Government giving ‘100% attention’ to NI Protocol Bill, Vara insists
The Government is giving “100% attention” to its legislation on the Northern Ireland Protocol despite the Tory leadership race, the region’s Secretary of State has insisted.
Shailesh Vara was commenting as the contentious Bill that would empower ministers to override aspects of the post-Brexit trading arrangements was again debated at Westminster.
Day one of the committee stage of the Bill’s progression through Parliament was heard as Conservative MPs cast their votes in the first round of the contest to replace Prime Minister Boris Johnson.
Mr Vara, speaking to reporters outside, insisted the Bill was not being forgotten about.
My party has stated clearly that if this Bill becomes law, we believe that provides the basis for restoring the political institutions in Northern Ireland, including the executive
DUP leader Sir Jeffrey Donaldson
“It is receiving 100% attention,” he said.
“Yes, the Conservative Party is in the process of electing a new leader but that is not to say that legislation is not continuing, as it rightly does both for Northern Ireland and the rest of the United Kingdom.”
Powersharing in Northern Ireland is in limbo after the DUP blocked the formation of a devolved executive following May’s election in protest at the protocol.
Unionists and loyalists are enraged at trade arrangements that have resulted in new checks on goods moving between Great Britain and Northern Ireland.
The protocol was agreed by the UK and EU as part of the Brexit Withdrawal Agreement but the Government’s controversial legislative move would effectively scrap the bulk of the arrangements.
Mr Vara, who replaced Brandon Lewis as secretary of state last week, insisted triggering the legislation remained a “last resort” and the Government’s preferred option was to find a negotiated solution with the EU that would cut red tape on Irish Sea trade.
He said “communication and engagement” would be key to finding a resolution.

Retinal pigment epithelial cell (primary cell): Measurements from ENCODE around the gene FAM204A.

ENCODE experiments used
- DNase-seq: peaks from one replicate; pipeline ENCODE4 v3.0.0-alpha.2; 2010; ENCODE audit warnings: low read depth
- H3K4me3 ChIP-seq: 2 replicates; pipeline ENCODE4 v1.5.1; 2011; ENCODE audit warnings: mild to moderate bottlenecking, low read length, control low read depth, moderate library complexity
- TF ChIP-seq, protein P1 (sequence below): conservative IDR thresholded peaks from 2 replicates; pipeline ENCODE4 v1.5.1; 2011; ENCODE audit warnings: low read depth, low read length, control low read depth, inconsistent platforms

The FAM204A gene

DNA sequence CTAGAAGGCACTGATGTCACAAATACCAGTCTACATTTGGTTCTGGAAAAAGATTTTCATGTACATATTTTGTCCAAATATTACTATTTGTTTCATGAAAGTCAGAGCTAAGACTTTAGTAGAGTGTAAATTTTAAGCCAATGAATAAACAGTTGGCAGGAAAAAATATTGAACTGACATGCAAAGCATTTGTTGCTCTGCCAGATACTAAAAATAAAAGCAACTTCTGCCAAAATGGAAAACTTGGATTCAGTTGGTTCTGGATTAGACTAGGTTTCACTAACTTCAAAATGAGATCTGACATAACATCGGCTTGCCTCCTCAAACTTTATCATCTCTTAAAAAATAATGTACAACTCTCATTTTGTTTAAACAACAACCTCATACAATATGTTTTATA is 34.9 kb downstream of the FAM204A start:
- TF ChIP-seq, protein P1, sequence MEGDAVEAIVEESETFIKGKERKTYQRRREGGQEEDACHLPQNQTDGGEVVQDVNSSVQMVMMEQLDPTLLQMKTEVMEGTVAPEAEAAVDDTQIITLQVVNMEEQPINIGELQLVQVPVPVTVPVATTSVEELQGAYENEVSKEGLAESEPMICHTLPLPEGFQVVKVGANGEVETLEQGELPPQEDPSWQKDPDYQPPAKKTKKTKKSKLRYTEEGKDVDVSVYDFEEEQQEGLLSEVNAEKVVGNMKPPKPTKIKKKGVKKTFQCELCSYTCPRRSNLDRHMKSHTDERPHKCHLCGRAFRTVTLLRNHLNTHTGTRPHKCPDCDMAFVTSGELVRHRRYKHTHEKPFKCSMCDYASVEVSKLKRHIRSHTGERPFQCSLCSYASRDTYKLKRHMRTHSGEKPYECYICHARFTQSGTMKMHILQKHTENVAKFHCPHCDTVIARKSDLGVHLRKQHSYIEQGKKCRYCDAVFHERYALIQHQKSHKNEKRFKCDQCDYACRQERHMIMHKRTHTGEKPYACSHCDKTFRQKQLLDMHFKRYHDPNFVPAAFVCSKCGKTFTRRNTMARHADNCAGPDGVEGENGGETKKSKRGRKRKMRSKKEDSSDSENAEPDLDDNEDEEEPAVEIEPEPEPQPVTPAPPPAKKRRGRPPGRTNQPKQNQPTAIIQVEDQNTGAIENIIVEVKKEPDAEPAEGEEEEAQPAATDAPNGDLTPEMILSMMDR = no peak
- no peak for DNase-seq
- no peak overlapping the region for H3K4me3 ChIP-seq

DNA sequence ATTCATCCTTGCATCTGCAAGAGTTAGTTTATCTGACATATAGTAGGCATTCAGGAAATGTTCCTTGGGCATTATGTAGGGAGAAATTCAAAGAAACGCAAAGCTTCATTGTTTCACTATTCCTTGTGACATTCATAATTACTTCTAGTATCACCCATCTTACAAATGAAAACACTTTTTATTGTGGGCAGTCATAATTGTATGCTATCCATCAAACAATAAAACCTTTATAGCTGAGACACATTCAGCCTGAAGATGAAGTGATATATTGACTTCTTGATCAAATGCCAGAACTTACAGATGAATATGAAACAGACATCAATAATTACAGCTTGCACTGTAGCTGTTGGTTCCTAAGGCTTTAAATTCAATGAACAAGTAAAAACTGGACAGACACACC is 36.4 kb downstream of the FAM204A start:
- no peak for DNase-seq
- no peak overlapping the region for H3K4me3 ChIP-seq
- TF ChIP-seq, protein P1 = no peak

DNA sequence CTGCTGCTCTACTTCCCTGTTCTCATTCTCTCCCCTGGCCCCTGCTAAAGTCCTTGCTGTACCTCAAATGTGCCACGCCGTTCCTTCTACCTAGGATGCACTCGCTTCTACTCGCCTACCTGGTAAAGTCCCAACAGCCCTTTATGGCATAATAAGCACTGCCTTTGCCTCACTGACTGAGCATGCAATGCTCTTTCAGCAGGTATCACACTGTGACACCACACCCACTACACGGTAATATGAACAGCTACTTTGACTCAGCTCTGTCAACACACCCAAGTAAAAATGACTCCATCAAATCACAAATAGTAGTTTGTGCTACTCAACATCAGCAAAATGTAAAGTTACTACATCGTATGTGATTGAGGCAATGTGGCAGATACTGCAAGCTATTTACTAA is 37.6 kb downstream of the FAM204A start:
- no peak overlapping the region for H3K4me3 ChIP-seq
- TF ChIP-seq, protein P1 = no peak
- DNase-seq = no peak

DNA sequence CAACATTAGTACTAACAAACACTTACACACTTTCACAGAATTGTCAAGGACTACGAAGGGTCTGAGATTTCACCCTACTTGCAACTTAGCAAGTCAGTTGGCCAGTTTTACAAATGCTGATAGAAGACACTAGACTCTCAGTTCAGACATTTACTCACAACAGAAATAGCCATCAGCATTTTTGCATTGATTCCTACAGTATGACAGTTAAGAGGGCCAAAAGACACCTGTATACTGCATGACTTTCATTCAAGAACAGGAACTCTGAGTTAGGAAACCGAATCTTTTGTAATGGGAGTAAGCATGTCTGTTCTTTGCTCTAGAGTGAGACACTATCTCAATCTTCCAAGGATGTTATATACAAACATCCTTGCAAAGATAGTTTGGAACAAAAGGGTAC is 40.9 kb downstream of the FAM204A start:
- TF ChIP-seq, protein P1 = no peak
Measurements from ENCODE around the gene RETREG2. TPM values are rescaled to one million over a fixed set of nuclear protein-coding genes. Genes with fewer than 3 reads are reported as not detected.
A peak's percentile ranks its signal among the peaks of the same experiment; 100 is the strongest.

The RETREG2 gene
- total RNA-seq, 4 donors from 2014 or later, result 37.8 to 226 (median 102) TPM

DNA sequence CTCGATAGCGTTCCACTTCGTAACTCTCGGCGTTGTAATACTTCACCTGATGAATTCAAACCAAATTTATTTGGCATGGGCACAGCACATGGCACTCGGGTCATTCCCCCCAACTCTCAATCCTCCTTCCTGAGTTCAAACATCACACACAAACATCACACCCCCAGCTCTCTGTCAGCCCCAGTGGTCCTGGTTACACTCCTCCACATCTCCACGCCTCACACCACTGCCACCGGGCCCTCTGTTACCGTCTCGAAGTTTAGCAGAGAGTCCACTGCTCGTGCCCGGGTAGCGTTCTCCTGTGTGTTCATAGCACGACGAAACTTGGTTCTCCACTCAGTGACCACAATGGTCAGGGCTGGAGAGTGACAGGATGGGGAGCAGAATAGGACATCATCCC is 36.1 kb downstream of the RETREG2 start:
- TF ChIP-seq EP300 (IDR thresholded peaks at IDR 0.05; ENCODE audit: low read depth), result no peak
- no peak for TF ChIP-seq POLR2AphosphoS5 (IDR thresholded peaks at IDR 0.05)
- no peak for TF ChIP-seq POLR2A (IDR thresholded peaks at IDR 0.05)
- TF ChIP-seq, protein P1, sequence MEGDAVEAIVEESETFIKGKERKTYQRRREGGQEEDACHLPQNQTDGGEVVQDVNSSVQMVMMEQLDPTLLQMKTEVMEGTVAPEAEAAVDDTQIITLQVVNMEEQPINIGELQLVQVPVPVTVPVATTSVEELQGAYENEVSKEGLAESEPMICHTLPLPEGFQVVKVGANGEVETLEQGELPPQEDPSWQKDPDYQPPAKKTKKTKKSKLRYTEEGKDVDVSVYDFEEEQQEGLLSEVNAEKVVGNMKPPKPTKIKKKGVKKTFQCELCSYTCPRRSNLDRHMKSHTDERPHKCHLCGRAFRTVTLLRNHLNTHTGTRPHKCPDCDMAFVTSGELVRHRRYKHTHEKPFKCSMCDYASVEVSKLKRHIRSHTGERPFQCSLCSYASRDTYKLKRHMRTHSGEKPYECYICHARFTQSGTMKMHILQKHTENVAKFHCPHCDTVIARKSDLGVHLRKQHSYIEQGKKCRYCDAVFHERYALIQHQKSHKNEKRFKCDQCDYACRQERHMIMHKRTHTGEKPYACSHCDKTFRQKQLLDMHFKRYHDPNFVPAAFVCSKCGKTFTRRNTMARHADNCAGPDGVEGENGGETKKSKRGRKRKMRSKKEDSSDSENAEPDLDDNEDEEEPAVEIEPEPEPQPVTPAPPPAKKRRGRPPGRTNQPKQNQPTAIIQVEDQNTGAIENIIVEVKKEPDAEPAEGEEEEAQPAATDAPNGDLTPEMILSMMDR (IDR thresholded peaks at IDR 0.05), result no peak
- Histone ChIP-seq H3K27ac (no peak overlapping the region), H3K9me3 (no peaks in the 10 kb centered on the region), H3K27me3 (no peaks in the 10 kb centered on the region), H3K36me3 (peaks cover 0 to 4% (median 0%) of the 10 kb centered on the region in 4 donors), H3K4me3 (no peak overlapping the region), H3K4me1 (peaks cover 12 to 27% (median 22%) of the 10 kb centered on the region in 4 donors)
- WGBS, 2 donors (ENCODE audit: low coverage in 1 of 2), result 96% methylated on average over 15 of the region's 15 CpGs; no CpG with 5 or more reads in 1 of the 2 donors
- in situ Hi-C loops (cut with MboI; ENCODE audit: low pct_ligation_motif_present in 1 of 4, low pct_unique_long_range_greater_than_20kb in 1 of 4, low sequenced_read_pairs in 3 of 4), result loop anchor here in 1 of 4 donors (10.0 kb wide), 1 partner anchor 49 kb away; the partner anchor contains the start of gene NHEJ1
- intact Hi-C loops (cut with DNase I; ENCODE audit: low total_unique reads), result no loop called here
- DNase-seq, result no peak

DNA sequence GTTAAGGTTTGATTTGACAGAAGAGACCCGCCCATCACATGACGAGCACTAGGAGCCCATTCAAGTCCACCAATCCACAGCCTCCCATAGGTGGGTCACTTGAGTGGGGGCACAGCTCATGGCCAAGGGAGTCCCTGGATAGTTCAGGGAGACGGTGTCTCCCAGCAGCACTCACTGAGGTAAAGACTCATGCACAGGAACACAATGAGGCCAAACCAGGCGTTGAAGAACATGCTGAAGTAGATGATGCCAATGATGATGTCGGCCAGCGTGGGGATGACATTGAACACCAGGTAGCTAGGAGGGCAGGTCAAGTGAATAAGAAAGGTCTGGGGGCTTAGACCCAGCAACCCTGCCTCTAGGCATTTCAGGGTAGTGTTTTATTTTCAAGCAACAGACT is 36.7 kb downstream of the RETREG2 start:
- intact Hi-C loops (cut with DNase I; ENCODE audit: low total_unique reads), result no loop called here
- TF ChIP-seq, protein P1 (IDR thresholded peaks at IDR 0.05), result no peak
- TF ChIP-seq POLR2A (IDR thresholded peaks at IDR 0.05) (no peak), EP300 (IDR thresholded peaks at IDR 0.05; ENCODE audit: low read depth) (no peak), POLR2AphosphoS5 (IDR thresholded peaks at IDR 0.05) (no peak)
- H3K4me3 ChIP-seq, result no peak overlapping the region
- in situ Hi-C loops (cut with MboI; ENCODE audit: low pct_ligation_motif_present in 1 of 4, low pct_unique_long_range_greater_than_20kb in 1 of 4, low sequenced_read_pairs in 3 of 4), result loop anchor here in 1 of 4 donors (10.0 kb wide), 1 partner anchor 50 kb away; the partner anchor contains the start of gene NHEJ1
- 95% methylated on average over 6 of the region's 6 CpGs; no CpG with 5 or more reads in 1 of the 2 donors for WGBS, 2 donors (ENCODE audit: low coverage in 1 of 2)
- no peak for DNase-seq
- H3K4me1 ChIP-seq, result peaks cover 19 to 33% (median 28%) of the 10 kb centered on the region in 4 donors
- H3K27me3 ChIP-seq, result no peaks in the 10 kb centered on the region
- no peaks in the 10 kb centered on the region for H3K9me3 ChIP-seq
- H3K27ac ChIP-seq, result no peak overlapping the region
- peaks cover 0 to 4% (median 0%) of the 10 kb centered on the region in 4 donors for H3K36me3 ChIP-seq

“I think most political parties and many of the business community and individuals in Northern Ireland recognise that the system that we have at the moment is not working correctly and they all recognise that there ought to be some change,” he said.
“And what we are prepared to do and very happy to do, and indeed have been trying to do, is to engage and the UK Government has been engaging with the EU to try and take a common sense approach and move forward.
“Sadly, however, whilst people are saying they want to engage in dialogue and conversation and this should be a negotiated settlement, sadly when you sit at the table, the response is sometimes ‘well, sorry, but you know, you’ve signed up to this, so we’re going to have to get on with it’.
It is no unserious or light matter for this House to take a step that is in contravention of its international obligations. The dignity of this nation rests upon its word being seen to be implemented once it is given
Sir Geoffrey Cox, former attorney general
“So, if that attitude prevails, then I’m afraid the people of Northern Ireland will not get the common sense approach that I want.
“So, what I want to do is for everyone to recognise that what is there at the moment is not working, and we need to talk and make it work and this (the Bill) is a last resort, but you know we are determined that if it’s necessary we will pass that legislation, because it’s in the interest of the nearly 1.9 million people in Northern Ireland.”
Speaking during the first day of the Bill’s committee stage, DUP leader Sir Jeffrey Donaldson said the legislation would lead to the restoration of devolved government in Northern Ireland.
He added: “I’m absolutely convinced of that and my party has stated clearly that if this Bill becomes law, we believe that provides the basis for restoring the political institutions in Northern Ireland, including the executive, and I’ve already committed to leave this place and to return to Stormont as the deputy first minister as part of that executive.
“Therefore I have a personal commitment to the restoration of the political institutions, as does my party.”
Senior Conservative MPs also called on ministers to allow the Commons to consider any reasons for disapplying parts of the agreement in future.
Former attorney general Sir Geoffrey Cox said: “It is no unserious or light matter for this House to take a step that is in contravention of its international obligations. The dignity of this nation rests upon its word being seen to be implemented once it is given.”
None of the amendments pushed to a vote were approved, including Liberal Democrat demands for the publication of the legal justification for altering parts of the protocol and Labour’s bid to prevent the UK making changes unilaterally unless they have followed the proper procedures.